Q) Why does the program "warn" me about tables that aren't related? Can't Access ELF work with databases that don't have explicitly-mapped relationships?
Access ELF has no problem will tables without relationships --assuming that answers to your questions don't need to reference more than one table at a time.

If the tables have implicit relationships, like the relational tables in Northwind, the matching keys have to be set via the Tools / Relationships window in Microsoft Access. This allows the required joins to be automatically generated by Access ELF later, when you type in questions. For instance, if you ask "which employees sold beverages", the link from the Employees table to the Categories table requires accessing fields of the Orders and [Order Details] tables.

By default, Access ELF will use the built-in relationship collection of the Access system to determine how tables relate to each other. This is how fields are selected as keys for the join operations that connect data from interrelated tables. Alternatively,youcan specify that a given
Master query be used in place of, or in addition to, the Relationship map. Any joins that are shown in the master query will be added to Access ELF's respository of known links.

If you don't want to have relationships permanently saved into your application, but still want Access ELF to make the proper connections, you have two choices. First, you can set the relationships prior to running the analysis and delete them afterwards. Access ELF keeps its own records, so you don't need an accurate relationships map at the time questions are posted. Second, you can enter relationships directly into the Access ELF system tables by using the Joins button on the Analysis editor. For each relationship, there should be two rows:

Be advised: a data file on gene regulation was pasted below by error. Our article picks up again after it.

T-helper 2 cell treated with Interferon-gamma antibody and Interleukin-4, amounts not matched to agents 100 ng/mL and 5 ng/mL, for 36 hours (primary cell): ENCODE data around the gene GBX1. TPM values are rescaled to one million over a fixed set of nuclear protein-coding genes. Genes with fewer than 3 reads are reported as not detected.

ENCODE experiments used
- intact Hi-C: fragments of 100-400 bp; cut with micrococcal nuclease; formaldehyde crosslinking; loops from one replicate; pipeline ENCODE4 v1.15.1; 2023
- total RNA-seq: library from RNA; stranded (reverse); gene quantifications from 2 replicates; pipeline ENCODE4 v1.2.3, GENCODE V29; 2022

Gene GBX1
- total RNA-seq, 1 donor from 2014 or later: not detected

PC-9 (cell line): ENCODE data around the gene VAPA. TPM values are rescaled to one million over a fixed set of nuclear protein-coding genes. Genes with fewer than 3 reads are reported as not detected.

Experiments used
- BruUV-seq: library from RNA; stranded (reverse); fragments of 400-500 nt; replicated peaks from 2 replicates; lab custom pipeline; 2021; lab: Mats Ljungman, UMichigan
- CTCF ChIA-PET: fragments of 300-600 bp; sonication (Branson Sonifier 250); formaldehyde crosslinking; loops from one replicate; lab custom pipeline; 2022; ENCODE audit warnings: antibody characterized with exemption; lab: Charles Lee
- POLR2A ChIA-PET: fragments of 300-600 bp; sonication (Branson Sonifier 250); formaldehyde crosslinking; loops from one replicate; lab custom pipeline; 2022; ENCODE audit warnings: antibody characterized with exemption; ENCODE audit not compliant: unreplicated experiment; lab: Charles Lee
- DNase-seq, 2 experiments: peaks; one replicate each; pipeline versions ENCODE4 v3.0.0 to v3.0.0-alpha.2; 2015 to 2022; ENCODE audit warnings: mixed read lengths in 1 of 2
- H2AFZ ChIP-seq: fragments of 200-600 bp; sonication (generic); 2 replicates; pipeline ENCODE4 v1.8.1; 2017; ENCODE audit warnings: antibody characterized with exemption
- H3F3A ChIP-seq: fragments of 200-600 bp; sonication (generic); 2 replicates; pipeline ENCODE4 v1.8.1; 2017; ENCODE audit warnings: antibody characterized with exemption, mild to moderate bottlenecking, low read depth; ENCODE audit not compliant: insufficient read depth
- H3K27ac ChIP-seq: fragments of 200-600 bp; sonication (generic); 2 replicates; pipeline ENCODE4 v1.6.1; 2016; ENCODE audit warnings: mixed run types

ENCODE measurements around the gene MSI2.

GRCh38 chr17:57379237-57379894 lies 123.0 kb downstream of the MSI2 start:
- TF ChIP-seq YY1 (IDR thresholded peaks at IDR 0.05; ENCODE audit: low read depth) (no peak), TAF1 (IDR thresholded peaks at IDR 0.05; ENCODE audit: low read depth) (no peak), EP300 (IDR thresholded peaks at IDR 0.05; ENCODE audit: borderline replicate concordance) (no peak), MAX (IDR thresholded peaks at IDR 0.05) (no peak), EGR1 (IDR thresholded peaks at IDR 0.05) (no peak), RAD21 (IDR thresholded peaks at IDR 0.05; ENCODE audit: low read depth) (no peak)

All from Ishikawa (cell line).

FunctionTypeArg 1Arg2Result
JOINC TableName1TableName2KeyField
JOINC TableName2TableName1ForeignKey

The fieldname in the Result column must be a field of the table in the Argument 1 column. In many cases, the KeyField and ForeignKey have the same name, but if you link two tables for instance on fields Birthplace and City, make sure the fieldnames match the proper table.

Questions about the Access ELF GUI . . .

Q) The Query History form is always empty, no matter how many questions I enter!
You've probably neglected to turn on the question logging feature. When logging is enabled, the green light on the Log Queries button (Query History window) appears "lit". If the light is off, click the button -- or check the
Log Queries check box on the Preferences tab of Settings.

Another way to view previous queries is to use the up/down arrows on the Access ELF Query window, or the Worksheet's query dropdown. But these methods only show you queries entered during the current session.

Q) How do I convince the History log function to record questions that aren't understood -- that is, which are not translated into SQL?
Check the
Log Failed Queries checkbox.

Q) How do I speed up the word lookups from the Lexicon Lookup window? Lookups are taking too much time on my largest databases.
Read more about disabling the
AutoBrowse feature.

Q) How do I interrupt Access ELF? For instance, how can I interrupt an analysis, a translation, or a graphics operation that's taking too long?
Use the "break connection" button on our progress meter to cancel an analysis. The Cancel button on either the Query window or Worksheet will halt a translation. Use the Escape key to interrupt a graphing operation -- then wait until the blank or partially-completed graph appears before attempting to continue.

Questions about graphs and the Worksheet . . .

Q) How can I graph key values, like an Employee ID number?